Last week Oak Cliff native Lil Twist released the long-delayed mixtape The Golden Child 2. If anyone, it made Twist really happy. For nearly a decade now the 23-year-old has been signed to Lil Wayne’s Young Money Entertainment record label but he has released very little music in that time. On numerous occasions Twist has publicly aired his frustrations with the management of his career on Twitter but it probably doesn’t help his case that he’s had trouble staying out of legal drama and away from TMZ headlines for the last few years. If his music doesn’t ring a bell, his antics probably do.
Somewhere along the way, Lil Twist and Justin Bieber became BFFs and it wasn’t a healthy relationship for either of them. For Beiber this was the beginning of his “bad boy” phase and Lil Twist was the bad influence. The laundry list of TMZ headlines for the pair included but were not limited to Lil Twist being arrested for a DUI after speeding in one of Bieber’s sports cars, later crashing the same vehicle and causing thousands of dollars' worth of damage, and hosting a raucous party at the singer’s mansion while he was out of town. Needless to say, the two aren’t in contact much these days. Twist was also charged with six felonies last year for allegedly orchestrating the assault and robbery of Disney star Chris Massey.
Twist has been focused on his music of late and that leads us to his new mixtape, which is just … OK. There was a time when Lil Twist was thought to be on a trajectory toward superstardom, considering he was signed to Young Money at the age of 13 and was a rap prodigy of sorts, but it just hasn’t panned out for the youngster. If the biggest critique of Lil Wayne these days is that he sounds much too sleepy in his raps, Twist’s style is basically Lil Wayne after he’s had a pot of coffee and some adderall. Beyond that, anything about Lil Twist’s music is forgettable and if it weren’t for his association with such high-profile folks he would’ve faded away long ago. Maybe the legal troubles were a great excuse for the label to hold off on releasing his below-average work.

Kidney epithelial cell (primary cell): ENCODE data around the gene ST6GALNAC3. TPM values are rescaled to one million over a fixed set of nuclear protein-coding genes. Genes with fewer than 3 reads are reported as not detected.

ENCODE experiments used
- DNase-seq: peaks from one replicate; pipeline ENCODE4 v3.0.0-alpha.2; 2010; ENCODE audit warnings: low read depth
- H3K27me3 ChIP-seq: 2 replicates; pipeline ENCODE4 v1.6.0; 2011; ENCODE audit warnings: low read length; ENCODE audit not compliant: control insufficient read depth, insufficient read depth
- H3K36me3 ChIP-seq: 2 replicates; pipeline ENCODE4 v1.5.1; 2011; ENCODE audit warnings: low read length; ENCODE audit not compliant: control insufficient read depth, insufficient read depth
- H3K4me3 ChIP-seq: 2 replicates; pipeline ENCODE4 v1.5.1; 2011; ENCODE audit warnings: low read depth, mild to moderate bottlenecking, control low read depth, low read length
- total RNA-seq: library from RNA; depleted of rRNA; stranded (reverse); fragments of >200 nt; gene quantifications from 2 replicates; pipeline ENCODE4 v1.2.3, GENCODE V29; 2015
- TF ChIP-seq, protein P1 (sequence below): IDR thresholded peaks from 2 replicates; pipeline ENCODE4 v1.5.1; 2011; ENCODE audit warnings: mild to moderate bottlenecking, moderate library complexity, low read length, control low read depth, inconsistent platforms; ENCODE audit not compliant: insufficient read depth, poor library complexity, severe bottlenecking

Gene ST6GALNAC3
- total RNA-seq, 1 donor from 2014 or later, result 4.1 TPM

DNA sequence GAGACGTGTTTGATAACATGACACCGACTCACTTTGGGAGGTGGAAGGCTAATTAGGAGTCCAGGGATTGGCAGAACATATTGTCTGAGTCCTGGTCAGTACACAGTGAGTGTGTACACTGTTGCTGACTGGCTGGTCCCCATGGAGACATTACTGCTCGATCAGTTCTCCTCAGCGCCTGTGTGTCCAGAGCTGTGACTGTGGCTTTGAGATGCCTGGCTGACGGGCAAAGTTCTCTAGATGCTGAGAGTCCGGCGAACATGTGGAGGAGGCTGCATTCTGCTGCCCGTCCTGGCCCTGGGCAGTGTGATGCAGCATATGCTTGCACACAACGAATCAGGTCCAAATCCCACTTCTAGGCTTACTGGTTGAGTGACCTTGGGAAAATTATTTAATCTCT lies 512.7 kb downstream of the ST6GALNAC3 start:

The fact that Twist hasn’t faded away has coincidentally created an opportunity for Fooly Faime, a Dallas rapper who legitimately possesses a lot of promise and has the potential to break out in a bigger fashion than Twist ever could. For years now, Faime has been one half of Yung Nation, who were themselves once thought to be on the cusp of breaking out into the national limelight. The easiest comparison is to Rae Sremmurd before Rae Sremmurd existed. From 2010 to 2013 it seemed like the duo could do no wrong. Every single they released garnered a wealth of attention in high schools and on college campuses far and wide. It was commonplace for their music videos to reach hundreds of thousands of views on YouTube.
Yung Nation were a viral, underground sensation and seemingly on to bigger and better things thanks in large part to Faime’s unconventional rap stylings. He yells as he raps and laces each track he’s on with humorous, outlandish wordplay with an excited inflection. In recent years, though, the Yung Nation wave has stagnated and their latest mixtapes have largely gone unnoticed. The curious state of Yung Nation deserves an essay of its own but here we’ll just focus on Faime’s potential.
It started subtly, but more and more Faime seems to be presenting himself independent of the duo. If you check his Instagram you’ll see that he’s not only become close friends with Lil Twist but has done a pretty good job of embedding himself in the Young Money camp. So it’s not surprising that on The Golden Child 2 Fooly is featured on two tracks, “Broke” and “Fuck Em Up,” right alongside Lil Wayne, YG, August Alsina, Juicy J and Trae Tha Truth. With all those prominent names on the tape, we can only hope the mixtape garners a fair amount of traction and Faime is able to attract a new wave of ears, because he most definitely made the most of his opportunity on the two tracks.
Faime kicks off "Fuck Em Up" and easily outshines Twist with a natural charisma and authoritative tone that leaves Twist's verse all but forgotten. "Broke" features a rarely heard side of Faime. On the track (which, it should be noted, is over a year old), Faime brings the same excitable and infectious tone but uses his time to speak on some truths and flex his storytelling muscle. Here we see a little more versatility than is typical for him.
While we expect to hear some good news come out of this release for Fooly Faime, we hope the artists on it can avoid TMZ headlines, too.